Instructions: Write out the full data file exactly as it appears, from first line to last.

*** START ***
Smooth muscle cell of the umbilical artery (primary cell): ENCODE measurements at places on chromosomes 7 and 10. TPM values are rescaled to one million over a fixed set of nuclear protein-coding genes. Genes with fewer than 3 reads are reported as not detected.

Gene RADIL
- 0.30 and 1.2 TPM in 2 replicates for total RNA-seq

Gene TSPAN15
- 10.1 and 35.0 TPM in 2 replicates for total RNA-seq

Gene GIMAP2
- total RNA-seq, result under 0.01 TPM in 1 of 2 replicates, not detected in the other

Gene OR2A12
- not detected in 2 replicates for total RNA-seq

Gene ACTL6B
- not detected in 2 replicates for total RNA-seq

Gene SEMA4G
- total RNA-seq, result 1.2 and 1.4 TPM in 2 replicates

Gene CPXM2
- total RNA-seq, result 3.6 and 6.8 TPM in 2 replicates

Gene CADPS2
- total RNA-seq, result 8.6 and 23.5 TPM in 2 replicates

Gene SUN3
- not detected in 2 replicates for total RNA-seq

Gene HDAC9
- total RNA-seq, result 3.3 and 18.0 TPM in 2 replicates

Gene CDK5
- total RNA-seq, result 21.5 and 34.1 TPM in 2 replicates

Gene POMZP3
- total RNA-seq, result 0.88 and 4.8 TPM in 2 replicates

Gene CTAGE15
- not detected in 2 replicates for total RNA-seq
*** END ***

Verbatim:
Smooth muscle cell of the umbilical artery (primary cell): ENCODE measurements at places on chromosomes 7 and 10. TPM values are rescaled to one million over a fixed set of nuclear protein-coding genes. Genes with fewer than 3 reads are reported as not detected.

Gene RADIL
- 0.30 and 1.2 TPM in 2 replicates for total RNA-seq

Gene TSPAN15
- 10.1 and 35.0 TPM in 2 replicates for total RNA-seq

Gene GIMAP2
- total RNA-seq, result under 0.01 TPM in 1 of 2 replicates, not detected in the other

Gene OR2A12
- not detected in 2 replicates for total RNA-seq

Gene ACTL6B
- not detected in 2 replicates for total RNA-seq

Gene SEMA4G
- total RNA-seq, result 1.2 and 1.4 TPM in 2 replicates

Gene CPXM2
- total RNA-seq, result 3.6 and 6.8 TPM in 2 replicates

Gene CADPS2
- total RNA-seq, result 8.6 and 23.5 TPM in 2 replicates

Gene SUN3
- not detected in 2 replicates for total RNA-seq

Gene HDAC9
- total RNA-seq, result 3.3 and 18.0 TPM in 2 replicates

Gene CDK5
- total RNA-seq, result 21.5 and 34.1 TPM in 2 replicates

Gene POMZP3
- total RNA-seq, result 0.88 and 4.8 TPM in 2 replicates

Gene CTAGE15
- not detected in 2 replicates for total RNA-seq